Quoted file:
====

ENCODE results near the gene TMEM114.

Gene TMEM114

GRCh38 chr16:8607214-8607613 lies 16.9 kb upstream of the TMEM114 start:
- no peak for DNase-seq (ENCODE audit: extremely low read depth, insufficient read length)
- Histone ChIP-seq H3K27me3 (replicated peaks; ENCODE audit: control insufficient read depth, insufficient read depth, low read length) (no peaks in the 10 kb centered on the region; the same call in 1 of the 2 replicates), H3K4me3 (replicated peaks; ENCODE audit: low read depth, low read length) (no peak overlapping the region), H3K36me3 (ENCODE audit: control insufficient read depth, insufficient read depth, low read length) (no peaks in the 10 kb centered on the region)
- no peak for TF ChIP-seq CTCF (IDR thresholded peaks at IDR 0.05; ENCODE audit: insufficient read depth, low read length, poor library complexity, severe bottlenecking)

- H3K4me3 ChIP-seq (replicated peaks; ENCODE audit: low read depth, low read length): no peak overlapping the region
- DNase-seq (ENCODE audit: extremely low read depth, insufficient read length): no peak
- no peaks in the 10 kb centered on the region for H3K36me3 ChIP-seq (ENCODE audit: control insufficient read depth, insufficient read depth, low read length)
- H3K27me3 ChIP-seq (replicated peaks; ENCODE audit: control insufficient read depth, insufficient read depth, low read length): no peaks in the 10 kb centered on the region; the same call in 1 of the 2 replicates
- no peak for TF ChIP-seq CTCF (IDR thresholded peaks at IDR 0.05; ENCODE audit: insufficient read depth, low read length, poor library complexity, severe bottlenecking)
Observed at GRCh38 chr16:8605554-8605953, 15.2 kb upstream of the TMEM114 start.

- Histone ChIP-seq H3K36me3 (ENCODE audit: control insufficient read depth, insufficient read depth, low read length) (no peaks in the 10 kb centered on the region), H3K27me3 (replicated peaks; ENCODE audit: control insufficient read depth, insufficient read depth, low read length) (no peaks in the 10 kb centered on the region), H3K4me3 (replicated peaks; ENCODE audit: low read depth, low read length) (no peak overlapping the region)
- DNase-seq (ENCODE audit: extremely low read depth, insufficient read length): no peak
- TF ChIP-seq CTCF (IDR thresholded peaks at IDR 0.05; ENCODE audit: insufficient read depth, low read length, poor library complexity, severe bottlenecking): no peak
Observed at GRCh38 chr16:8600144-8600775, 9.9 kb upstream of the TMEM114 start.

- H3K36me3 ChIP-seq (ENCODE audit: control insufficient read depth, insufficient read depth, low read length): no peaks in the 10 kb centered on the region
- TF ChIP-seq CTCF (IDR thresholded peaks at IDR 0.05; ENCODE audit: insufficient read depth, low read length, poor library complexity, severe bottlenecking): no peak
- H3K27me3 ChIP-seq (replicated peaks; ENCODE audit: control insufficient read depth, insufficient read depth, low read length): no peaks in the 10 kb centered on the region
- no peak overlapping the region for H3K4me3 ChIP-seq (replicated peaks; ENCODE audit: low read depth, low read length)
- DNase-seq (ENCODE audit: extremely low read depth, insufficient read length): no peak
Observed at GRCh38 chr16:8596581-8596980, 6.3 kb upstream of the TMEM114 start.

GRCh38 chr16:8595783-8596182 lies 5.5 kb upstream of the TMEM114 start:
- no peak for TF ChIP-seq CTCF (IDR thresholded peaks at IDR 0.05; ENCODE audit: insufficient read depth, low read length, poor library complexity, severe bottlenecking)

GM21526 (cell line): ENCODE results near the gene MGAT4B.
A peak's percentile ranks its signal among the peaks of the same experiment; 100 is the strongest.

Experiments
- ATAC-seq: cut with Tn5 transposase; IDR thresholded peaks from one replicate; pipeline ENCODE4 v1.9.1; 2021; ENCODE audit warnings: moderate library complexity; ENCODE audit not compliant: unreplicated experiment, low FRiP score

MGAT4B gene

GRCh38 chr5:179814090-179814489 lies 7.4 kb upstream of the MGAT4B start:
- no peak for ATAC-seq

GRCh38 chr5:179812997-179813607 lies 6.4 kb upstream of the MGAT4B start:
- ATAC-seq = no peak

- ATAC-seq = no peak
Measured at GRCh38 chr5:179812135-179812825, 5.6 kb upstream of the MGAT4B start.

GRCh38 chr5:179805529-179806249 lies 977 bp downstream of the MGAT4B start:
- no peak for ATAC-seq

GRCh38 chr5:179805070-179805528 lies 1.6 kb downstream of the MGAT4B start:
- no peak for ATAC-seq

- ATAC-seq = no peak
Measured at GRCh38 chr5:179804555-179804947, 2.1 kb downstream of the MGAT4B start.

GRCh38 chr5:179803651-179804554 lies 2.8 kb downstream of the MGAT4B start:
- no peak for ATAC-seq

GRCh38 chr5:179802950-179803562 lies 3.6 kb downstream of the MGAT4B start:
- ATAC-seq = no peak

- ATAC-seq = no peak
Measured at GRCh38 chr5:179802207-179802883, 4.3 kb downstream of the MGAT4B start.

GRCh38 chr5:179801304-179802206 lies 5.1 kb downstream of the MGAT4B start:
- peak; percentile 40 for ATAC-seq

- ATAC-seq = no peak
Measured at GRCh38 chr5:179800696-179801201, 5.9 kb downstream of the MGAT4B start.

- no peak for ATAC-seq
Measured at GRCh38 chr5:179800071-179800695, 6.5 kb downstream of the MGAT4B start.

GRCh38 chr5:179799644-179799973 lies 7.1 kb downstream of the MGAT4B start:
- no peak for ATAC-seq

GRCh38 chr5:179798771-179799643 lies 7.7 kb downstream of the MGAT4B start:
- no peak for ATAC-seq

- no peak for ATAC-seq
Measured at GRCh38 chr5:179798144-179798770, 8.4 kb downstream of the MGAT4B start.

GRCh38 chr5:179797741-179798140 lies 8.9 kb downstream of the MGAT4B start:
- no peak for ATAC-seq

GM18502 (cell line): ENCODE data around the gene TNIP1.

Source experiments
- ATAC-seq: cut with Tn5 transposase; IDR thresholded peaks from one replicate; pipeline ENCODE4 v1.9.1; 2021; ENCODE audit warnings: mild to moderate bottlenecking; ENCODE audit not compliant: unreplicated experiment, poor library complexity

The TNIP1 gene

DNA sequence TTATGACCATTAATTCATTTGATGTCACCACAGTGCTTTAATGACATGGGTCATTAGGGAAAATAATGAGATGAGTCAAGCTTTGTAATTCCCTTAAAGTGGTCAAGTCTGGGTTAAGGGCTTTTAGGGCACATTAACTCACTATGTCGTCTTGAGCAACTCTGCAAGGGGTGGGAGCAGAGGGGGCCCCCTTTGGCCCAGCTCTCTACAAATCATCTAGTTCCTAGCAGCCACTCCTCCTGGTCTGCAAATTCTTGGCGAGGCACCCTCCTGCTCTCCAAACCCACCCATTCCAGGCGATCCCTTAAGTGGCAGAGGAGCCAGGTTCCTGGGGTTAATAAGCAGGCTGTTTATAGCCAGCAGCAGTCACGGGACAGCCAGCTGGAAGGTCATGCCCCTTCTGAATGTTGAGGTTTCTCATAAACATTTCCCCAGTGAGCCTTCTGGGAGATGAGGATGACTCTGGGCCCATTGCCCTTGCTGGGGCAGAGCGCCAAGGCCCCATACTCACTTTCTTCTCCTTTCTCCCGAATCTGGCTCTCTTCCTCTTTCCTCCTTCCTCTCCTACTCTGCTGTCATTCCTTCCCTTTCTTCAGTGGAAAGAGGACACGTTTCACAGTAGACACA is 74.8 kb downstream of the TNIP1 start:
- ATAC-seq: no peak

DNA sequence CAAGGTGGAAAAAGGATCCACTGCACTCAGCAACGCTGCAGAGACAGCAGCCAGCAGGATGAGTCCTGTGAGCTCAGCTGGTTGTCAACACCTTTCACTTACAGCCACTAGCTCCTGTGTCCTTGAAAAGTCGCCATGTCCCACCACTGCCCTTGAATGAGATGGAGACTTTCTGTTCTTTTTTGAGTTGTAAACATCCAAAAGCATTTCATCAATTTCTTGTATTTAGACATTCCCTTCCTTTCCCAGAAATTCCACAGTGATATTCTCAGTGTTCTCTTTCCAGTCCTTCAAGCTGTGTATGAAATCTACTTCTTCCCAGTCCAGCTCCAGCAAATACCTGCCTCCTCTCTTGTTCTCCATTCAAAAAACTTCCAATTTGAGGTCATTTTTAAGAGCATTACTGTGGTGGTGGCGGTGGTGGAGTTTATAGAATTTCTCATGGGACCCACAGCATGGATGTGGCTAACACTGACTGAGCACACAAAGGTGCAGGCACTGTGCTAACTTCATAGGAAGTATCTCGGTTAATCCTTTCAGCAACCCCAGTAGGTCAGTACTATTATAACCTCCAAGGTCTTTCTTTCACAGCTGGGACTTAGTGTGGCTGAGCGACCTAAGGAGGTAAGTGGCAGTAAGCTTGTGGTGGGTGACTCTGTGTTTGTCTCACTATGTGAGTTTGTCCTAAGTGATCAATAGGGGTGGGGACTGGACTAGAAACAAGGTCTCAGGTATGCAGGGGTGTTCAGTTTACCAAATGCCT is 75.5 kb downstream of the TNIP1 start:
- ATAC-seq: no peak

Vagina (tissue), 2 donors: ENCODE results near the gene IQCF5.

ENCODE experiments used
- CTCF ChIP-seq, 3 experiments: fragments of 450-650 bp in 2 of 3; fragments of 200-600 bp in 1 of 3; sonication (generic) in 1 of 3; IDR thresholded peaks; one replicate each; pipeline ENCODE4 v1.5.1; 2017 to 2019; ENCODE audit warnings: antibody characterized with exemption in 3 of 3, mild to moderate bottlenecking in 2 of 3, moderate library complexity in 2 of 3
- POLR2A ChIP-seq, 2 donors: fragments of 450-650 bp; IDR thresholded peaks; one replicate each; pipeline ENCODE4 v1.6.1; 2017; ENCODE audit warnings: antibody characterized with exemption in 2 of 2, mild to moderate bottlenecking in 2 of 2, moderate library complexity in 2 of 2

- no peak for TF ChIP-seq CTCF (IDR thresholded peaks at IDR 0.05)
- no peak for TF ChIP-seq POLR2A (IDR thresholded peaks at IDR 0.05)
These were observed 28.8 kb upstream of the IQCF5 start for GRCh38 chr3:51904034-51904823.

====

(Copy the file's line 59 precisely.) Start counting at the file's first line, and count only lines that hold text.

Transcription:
Measured at GRCh38 chr5:179798144-179798770, 8.4 kb downstream of the MGAT4B start.